On the weekend the family went to see the movie Unstoppable and enjoyed it quite a bit. Oh sure, you can be cynical about how much it was really “inspired” by a true story and how you just know Denzel Washington is going to save the day and the new Captain Kirk is going to get to talk to his estranged wife again and how it’s a weirdly accurate comparison for Rosario Dawson to make, “A missile the size of the Chrysler Building,” as if we all know off hand how tall every building is – but I decided to go and try to have a good time and I did.
It’s really my kind of movie. I love the characters and the setting, blue collar guys in blue collar towns. There’s a minor character in it, a guy named Ned who’s a welder (“lead welder,” he points out) with a pony tail and a beard and a wallet on a chain and a jean jacket who is just the right amount excited by the idea of a “coaster.” After the movie I said to my wife that Ned, like Winston Churchill, felt his whole life was in preparation for this moment. I’ve worked with a lot of Neds in my life and as annoyingly know-it-all as they can sometimes be, I like them.
So anyway, one commenter on a website, snarky as they often are, said, “But is it Die Hard on a train?!?”
Yeah, everything became, “Die Hard on a... something,” for a while because we can so easily accept the idea that bad guys steal money. And they’ll kill as many people as they need to without a care in order to steal the money. Even if they seem to be spending enough money to live on happily for the rest of their lives while taking this life and death risk to steal the money, we accept it. It’s what bad gus do. And, apparently, there can never be enough money.
But no, this isn’t Die Hard on a train because in Unstoppable there’s no bad guy. No terrorists have taken over the train, no evil corporation’s greed has left the train yard understaffed, no corrupt union has interfered too much. Just a couple of guys are a little lazy, a little overconfident and they make a small mistake. And it gets compounded.
I found the script very well-written, especially in the way the characters were developed and the way it didn’t take any cheap, easy ways out setting up “bad guys,” as easy targets for emotional manipulation. Sure, the new Captain Kirk only has his job because his family includes a few union stewards (Entertainment Weekly magazine referred to his “blue blood family” which is pretty funny when we’re talking about some railway workers in rural Pennsylvania) and the company president has to make a decision that includes taking into account the effects on stock values but neither “side” in this is a Snidely Whiplash, moustache twirling, insane laughing bad guy.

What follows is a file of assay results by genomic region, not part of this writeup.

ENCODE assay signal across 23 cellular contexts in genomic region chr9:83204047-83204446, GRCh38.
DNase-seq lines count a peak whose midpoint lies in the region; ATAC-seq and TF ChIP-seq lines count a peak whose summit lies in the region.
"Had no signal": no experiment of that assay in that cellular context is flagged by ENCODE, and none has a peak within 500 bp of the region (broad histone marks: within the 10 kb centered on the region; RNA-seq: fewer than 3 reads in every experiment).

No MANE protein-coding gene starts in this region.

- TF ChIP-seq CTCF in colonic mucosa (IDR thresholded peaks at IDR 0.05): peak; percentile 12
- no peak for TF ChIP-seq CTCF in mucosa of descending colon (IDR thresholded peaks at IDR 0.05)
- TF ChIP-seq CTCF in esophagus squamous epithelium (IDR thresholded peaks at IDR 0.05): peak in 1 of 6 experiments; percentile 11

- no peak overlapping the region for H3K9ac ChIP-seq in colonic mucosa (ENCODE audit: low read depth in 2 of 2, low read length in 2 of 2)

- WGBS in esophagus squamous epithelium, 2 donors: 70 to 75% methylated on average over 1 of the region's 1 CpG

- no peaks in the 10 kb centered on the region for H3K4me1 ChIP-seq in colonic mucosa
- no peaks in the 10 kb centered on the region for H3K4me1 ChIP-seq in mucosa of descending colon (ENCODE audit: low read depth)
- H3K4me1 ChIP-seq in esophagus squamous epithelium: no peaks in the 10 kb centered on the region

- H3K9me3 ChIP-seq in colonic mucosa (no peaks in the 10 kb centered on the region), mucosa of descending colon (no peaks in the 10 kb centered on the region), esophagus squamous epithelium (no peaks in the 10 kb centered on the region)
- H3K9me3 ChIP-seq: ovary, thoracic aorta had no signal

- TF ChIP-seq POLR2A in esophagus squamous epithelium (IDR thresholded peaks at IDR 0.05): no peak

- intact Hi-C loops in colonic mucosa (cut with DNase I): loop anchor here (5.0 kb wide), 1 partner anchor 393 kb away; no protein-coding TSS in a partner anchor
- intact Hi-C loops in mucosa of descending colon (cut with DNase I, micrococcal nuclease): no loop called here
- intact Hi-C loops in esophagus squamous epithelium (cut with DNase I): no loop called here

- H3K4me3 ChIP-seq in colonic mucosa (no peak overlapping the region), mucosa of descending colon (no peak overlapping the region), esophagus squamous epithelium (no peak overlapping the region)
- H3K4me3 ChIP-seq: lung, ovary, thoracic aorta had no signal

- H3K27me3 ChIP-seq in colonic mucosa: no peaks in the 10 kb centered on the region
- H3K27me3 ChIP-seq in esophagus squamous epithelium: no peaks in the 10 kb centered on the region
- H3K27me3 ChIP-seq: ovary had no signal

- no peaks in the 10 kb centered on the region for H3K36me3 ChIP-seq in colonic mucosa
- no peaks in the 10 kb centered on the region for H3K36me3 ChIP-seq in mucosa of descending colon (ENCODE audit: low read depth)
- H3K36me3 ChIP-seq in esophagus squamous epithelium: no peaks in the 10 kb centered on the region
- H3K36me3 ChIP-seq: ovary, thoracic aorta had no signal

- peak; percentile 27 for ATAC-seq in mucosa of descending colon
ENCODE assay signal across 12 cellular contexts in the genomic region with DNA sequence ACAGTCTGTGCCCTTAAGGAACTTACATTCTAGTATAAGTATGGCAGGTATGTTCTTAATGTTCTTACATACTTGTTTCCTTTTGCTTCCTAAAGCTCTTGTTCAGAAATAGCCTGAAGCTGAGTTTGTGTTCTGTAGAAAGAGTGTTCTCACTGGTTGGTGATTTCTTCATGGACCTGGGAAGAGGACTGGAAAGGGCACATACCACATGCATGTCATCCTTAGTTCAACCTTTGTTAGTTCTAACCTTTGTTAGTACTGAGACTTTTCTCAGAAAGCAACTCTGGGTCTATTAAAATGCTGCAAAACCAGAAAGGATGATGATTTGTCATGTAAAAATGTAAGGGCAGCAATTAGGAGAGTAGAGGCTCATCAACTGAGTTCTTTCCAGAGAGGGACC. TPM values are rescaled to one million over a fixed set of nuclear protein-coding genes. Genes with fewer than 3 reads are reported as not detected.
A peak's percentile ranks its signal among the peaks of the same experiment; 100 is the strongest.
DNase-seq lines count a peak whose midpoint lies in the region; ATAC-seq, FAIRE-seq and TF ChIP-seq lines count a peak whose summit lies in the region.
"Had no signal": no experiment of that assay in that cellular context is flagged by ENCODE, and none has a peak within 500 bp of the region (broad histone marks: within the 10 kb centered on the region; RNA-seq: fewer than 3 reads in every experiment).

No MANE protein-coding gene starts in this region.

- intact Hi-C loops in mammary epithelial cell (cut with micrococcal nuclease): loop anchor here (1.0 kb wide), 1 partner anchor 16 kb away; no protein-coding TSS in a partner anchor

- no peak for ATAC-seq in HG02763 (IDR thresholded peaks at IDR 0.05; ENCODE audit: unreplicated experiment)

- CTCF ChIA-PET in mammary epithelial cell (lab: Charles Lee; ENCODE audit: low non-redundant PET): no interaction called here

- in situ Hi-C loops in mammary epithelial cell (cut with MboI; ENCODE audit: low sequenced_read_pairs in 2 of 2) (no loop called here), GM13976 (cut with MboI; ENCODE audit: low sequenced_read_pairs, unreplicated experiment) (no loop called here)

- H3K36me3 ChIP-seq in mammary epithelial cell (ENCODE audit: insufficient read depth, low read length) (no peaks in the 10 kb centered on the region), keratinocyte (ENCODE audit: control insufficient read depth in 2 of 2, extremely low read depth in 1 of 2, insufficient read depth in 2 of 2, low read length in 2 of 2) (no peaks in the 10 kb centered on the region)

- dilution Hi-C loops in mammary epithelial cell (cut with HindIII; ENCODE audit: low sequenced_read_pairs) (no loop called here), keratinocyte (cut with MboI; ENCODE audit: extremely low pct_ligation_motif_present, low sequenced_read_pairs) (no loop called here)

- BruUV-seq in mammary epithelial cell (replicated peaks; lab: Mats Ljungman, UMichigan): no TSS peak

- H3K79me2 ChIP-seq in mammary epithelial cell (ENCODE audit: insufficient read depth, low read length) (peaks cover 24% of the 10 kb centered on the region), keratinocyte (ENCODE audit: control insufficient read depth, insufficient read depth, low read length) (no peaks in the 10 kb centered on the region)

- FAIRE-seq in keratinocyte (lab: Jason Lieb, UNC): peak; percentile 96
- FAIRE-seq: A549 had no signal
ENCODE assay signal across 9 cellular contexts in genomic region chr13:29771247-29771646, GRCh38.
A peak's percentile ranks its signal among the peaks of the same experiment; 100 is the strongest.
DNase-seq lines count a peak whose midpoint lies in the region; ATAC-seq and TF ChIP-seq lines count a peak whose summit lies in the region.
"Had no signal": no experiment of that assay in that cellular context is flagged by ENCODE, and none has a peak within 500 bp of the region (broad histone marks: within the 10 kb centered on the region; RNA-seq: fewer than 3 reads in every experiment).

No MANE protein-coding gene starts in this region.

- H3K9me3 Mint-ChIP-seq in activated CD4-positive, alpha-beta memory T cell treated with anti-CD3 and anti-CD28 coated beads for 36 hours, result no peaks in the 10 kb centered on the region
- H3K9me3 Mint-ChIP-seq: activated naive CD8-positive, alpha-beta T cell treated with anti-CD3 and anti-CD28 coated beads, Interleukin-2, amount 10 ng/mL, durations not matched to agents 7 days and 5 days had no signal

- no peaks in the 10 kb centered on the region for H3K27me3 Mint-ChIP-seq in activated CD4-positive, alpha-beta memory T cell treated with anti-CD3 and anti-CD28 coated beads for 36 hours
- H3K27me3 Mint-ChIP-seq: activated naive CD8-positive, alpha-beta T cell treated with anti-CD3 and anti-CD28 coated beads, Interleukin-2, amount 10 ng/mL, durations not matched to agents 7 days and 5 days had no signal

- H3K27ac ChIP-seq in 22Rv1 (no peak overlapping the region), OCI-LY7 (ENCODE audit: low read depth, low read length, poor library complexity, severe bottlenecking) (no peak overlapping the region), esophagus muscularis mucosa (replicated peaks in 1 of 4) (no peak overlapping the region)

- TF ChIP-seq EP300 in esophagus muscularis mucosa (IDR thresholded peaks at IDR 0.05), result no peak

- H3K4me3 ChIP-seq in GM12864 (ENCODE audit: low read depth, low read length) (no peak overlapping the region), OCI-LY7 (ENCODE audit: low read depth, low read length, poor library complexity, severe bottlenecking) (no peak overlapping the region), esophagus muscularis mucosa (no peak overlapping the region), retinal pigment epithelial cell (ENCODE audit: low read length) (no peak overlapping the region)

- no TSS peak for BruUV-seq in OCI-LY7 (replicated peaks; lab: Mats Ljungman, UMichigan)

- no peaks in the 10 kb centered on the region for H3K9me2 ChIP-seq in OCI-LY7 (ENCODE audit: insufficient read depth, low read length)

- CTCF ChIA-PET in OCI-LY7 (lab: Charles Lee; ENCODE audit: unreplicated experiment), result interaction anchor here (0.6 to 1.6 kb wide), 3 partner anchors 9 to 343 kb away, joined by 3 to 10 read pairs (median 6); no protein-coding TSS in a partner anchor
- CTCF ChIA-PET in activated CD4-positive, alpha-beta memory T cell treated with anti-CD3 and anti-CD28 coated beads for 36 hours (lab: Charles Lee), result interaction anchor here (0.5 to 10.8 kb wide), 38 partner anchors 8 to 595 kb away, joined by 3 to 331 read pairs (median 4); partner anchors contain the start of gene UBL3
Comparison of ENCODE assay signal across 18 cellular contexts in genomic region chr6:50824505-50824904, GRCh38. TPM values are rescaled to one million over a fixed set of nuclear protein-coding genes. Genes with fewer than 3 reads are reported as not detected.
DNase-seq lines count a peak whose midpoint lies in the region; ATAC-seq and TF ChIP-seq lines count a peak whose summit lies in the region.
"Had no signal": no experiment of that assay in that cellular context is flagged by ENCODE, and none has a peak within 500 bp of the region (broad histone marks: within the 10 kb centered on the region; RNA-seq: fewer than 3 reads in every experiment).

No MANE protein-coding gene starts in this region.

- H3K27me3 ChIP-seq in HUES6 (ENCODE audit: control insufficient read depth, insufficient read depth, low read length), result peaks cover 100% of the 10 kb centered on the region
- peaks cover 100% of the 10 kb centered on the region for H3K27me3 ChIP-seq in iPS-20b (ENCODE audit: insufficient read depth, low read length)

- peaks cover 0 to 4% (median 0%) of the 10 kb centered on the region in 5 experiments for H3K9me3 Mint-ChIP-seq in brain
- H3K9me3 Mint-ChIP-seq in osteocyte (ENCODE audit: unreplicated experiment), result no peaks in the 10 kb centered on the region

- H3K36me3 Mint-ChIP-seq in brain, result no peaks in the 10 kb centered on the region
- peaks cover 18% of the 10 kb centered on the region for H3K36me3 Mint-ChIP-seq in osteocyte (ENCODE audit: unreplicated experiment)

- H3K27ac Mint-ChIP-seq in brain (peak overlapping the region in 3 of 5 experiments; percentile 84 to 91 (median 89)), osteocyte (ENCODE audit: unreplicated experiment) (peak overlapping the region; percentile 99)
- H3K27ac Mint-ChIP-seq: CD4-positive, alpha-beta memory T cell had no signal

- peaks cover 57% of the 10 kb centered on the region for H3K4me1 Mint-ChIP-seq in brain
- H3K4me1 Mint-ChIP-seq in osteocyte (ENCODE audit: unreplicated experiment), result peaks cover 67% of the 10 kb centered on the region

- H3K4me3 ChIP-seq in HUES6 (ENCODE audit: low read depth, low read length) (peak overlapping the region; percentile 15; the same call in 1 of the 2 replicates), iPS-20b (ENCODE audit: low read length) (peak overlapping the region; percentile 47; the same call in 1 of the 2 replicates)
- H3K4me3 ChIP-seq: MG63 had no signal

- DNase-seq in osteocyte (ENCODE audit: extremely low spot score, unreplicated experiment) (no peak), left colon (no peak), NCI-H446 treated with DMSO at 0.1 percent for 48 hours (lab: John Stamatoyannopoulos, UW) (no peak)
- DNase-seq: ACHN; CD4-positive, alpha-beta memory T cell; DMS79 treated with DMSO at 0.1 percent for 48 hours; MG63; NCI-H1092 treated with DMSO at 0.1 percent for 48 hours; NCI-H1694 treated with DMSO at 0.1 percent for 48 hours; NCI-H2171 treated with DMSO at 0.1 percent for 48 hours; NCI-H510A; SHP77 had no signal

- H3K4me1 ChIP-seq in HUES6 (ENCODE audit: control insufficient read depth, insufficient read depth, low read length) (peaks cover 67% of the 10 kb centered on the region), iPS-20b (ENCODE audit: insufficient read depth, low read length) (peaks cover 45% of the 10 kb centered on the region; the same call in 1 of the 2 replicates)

And then this morning there was an article in the newspaper here that really got me thinking about bad guys, and how we create them for fiction and how we decide what they’re going to do in our stories.
The headline is, “Terrorists put psychiatric evaluations to the test.”
Because we can easily accept that Hans Gruber and his “Eurotrash” gang could take over a building (or, yes, a cruise ship or a bus a phone booth or whatever else gets taken over in all those Die Hards on a... somethings) if they are, as Hans said, not just simple thieves, but “Exceptional thieves.”
Really, as long as they’re some kind of thieves, we understand them.
Even if they’re millionaire thieves, we understand they’ll want to risk their lives (and kill a bunch of people) for more money.
But if the “bad guys” aren’t just out to steal money, that puts the psychiatric tests to the test.
The story behind the article is the case of what we in Canada have taken to calling the Toronto 18, a bunch of young men who were plotting a terrorist attack on some institutions in Canada. Apparently the fact that these planned attacks weren’t going to be secretly about extorting millions of dollars and safe passage to Afghanistan has us all stumped.
The article says, “The base rate for this kind of activity is so low, so uncommon, that it’s difficult to hypothesize about how you would predict relapse.”
As if we can ever “predict relapse.”
Back to fiction. It’s really too bad that the phrase, “What’s my motivation,” has become nothing more than a punchline, because a character’s motivations really are important. And it seems that maybe we fall back on the, “I want money,” motivation too easily.
Interestingly there’s another article in the same paper today about the UK government looking to somehow measure well-being, so that they can have a “greater focus on well-being rather than wealth.”
So maybe we are starting to look a little deeper t our relationship to money and how big a motivator it really is. Maybe we need to to do that with our fiction as well.
Unless, of course, you’re Bobby Fuller and you can say it as great as, “I needed money because I had none, I fought the law and the law won.”